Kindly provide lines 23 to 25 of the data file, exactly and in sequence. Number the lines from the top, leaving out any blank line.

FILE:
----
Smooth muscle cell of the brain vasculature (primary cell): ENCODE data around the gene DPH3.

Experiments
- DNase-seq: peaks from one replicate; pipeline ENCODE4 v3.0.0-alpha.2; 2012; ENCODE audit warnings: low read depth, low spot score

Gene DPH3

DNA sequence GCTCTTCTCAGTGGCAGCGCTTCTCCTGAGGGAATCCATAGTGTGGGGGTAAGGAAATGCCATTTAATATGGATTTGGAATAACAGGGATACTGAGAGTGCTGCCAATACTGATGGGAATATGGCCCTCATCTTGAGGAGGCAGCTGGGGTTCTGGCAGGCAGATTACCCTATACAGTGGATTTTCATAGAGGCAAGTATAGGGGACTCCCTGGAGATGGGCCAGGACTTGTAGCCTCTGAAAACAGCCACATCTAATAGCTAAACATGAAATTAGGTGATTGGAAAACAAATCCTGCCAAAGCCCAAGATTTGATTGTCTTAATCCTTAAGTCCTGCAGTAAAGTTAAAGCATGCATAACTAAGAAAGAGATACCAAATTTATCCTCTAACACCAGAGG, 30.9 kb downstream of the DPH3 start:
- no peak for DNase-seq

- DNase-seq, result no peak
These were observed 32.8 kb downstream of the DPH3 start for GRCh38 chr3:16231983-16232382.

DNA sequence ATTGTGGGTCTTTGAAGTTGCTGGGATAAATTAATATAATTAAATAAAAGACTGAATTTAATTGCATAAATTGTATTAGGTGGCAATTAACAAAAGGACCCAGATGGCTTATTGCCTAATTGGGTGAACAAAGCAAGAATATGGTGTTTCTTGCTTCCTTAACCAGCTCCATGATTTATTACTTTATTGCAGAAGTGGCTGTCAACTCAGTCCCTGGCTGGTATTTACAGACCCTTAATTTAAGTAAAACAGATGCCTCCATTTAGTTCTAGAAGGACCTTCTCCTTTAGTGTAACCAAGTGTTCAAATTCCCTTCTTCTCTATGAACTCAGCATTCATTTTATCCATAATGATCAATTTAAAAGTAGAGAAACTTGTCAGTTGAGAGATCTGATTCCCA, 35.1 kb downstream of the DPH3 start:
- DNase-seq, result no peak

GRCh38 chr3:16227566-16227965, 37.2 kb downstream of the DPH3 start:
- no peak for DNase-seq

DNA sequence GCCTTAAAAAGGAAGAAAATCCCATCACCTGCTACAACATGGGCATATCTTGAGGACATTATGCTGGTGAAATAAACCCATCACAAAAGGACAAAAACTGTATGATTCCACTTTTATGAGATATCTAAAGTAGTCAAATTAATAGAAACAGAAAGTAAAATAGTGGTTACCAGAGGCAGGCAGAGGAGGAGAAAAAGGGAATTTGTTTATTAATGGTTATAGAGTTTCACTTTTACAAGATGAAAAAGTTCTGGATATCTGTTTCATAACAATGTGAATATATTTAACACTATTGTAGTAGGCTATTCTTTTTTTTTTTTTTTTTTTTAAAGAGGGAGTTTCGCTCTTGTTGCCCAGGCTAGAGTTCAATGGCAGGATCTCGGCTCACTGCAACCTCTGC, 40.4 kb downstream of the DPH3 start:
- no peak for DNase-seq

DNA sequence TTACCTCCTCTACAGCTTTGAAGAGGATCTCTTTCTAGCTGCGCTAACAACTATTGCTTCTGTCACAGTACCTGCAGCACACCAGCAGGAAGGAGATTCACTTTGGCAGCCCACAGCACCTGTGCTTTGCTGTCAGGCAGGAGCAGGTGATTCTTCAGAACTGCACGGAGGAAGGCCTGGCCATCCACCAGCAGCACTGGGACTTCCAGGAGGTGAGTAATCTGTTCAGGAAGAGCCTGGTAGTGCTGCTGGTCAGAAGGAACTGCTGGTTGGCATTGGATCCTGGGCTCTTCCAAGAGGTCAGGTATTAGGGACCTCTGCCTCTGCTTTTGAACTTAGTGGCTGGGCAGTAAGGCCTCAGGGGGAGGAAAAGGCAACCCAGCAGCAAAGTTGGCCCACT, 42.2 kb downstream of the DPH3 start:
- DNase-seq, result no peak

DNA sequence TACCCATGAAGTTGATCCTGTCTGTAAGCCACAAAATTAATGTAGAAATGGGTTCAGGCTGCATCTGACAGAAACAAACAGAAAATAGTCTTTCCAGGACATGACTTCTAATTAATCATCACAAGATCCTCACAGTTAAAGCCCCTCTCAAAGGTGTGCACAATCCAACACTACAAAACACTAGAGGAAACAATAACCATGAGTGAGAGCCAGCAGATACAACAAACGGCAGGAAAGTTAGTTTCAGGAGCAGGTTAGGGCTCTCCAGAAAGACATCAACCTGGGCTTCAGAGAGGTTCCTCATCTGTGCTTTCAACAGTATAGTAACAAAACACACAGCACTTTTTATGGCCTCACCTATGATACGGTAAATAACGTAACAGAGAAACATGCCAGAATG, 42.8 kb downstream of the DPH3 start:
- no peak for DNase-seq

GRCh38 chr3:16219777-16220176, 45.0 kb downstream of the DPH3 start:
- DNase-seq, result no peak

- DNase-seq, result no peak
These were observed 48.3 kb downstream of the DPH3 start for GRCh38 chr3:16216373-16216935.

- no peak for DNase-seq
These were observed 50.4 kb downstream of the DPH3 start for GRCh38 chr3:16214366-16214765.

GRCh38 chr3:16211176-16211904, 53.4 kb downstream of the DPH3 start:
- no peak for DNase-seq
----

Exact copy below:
- no peak for DNase-seq
These were observed 50.4 kb downstream of the DPH3 start for GRCh38 chr3:16214366-16214765.

GRCh38 chr3:16211176-16211904, 53.4 kb downstream of the DPH3 start: